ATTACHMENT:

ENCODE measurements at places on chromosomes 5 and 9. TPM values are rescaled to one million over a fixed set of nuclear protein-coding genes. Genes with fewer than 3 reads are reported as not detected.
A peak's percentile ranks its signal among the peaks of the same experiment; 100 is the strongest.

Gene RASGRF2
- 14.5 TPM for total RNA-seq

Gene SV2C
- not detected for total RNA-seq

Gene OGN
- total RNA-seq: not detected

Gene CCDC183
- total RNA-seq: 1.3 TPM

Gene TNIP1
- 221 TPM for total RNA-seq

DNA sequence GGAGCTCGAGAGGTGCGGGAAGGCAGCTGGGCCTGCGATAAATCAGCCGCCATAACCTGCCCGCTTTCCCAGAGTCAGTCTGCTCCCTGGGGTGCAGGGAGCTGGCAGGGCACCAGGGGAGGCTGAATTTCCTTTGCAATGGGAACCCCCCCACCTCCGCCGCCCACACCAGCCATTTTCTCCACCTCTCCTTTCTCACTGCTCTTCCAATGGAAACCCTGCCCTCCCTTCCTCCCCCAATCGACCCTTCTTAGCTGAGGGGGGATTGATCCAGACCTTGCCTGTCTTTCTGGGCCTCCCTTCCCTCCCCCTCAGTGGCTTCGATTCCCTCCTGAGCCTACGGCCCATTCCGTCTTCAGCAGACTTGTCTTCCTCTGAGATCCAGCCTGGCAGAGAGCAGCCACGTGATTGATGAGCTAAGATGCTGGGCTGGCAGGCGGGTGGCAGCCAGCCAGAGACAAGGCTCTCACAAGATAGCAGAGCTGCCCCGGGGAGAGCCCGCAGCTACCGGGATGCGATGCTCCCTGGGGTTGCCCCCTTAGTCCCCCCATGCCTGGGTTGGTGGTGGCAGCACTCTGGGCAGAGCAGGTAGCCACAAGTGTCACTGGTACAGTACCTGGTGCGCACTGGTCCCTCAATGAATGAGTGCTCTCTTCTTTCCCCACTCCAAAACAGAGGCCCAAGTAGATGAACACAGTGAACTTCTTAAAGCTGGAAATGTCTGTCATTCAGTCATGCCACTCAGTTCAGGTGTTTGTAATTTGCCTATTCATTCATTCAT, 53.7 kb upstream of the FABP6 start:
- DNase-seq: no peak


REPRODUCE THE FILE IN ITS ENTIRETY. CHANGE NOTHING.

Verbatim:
ENCODE measurements at places on chromosomes 5 and 9. TPM values are rescaled to one million over a fixed set of nuclear protein-coding genes. Genes with fewer than 3 reads are reported as not detected.
A peak's percentile ranks its signal among the peaks of the same experiment; 100 is the strongest.

Gene RASGRF2
- 14.5 TPM for total RNA-seq

Gene SV2C
- not detected for total RNA-seq

Gene OGN
- total RNA-seq: not detected

Gene CCDC183
- total RNA-seq: 1.3 TPM

Gene TNIP1
- 221 TPM for total RNA-seq

DNA sequence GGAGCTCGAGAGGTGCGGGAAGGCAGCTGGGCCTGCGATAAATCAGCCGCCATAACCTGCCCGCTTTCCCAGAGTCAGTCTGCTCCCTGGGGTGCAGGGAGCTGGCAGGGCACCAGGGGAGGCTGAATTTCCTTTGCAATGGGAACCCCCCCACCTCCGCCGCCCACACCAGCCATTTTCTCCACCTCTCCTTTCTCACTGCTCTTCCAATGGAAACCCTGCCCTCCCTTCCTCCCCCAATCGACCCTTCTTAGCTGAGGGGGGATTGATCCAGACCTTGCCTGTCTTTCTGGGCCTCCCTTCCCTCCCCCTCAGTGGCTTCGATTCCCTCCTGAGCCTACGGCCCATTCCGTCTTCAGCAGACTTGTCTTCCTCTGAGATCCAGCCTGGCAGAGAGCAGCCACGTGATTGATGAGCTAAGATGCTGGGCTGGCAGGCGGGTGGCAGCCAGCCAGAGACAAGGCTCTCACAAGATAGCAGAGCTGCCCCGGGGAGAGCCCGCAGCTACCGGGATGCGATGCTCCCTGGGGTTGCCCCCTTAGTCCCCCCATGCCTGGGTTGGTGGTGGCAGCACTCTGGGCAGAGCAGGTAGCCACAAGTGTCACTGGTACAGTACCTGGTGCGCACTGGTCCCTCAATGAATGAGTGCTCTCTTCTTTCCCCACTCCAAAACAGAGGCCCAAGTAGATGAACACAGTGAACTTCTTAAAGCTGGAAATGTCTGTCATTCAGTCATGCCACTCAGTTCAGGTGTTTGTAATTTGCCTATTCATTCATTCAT, 53.7 kb upstream of the FABP6 start:
- DNase-seq: no peak